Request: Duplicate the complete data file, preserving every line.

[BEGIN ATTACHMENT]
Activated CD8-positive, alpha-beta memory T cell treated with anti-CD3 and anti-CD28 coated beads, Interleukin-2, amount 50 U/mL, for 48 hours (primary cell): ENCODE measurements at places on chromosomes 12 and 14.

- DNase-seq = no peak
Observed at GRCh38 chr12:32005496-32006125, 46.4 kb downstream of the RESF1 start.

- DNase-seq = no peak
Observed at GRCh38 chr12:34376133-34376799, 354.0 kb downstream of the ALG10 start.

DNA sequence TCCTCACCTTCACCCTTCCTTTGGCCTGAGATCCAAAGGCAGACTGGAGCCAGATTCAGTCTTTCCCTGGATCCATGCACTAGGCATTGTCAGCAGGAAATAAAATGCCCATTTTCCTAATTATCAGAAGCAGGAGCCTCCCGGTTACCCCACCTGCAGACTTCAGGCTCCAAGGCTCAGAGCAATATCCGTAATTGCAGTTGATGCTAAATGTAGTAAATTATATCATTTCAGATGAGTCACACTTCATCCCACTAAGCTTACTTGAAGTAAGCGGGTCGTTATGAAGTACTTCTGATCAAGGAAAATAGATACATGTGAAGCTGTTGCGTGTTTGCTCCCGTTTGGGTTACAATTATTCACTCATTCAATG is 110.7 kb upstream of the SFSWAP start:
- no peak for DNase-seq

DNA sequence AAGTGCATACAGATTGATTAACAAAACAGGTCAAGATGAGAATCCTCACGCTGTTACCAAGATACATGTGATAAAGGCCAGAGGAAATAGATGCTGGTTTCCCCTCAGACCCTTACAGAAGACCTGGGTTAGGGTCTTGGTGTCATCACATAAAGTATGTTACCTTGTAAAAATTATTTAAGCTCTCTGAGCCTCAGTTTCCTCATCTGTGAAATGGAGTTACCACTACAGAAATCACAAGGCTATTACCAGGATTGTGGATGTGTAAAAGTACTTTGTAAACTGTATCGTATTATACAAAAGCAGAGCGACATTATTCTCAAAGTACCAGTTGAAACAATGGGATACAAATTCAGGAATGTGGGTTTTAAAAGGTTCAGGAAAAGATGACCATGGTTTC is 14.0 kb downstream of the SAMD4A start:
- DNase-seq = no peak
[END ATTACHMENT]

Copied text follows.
Activated CD8-positive, alpha-beta memory T cell treated with anti-CD3 and anti-CD28 coated beads, Interleukin-2, amount 50 U/mL, for 48 hours (primary cell): ENCODE measurements at places on chromosomes 12 and 14.

- DNase-seq = no peak
Observed at GRCh38 chr12:32005496-32006125, 46.4 kb downstream of the RESF1 start.

- DNase-seq = no peak
Observed at GRCh38 chr12:34376133-34376799, 354.0 kb downstream of the ALG10 start.

DNA sequence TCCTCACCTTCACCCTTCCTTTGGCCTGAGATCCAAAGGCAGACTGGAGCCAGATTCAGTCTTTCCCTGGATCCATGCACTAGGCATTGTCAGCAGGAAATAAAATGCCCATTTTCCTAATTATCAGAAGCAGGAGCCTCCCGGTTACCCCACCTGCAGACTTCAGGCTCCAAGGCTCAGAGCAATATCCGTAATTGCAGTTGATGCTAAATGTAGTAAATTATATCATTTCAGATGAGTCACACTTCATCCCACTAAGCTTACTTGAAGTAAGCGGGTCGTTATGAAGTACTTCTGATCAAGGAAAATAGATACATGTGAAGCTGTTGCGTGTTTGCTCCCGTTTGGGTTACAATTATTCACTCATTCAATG is 110.7 kb upstream of the SFSWAP start:
- no peak for DNase-seq

DNA sequence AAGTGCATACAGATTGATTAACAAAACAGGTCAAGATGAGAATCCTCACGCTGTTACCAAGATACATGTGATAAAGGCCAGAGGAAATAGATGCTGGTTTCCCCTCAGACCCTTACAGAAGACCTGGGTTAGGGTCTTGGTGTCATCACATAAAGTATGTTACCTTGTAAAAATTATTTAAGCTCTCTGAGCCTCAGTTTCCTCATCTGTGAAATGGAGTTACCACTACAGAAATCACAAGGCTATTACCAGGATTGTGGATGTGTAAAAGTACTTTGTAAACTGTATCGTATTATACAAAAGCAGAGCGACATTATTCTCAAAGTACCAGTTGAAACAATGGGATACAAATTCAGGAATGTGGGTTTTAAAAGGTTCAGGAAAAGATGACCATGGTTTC is 14.0 kb downstream of the SAMD4A start:
- DNase-seq = no peak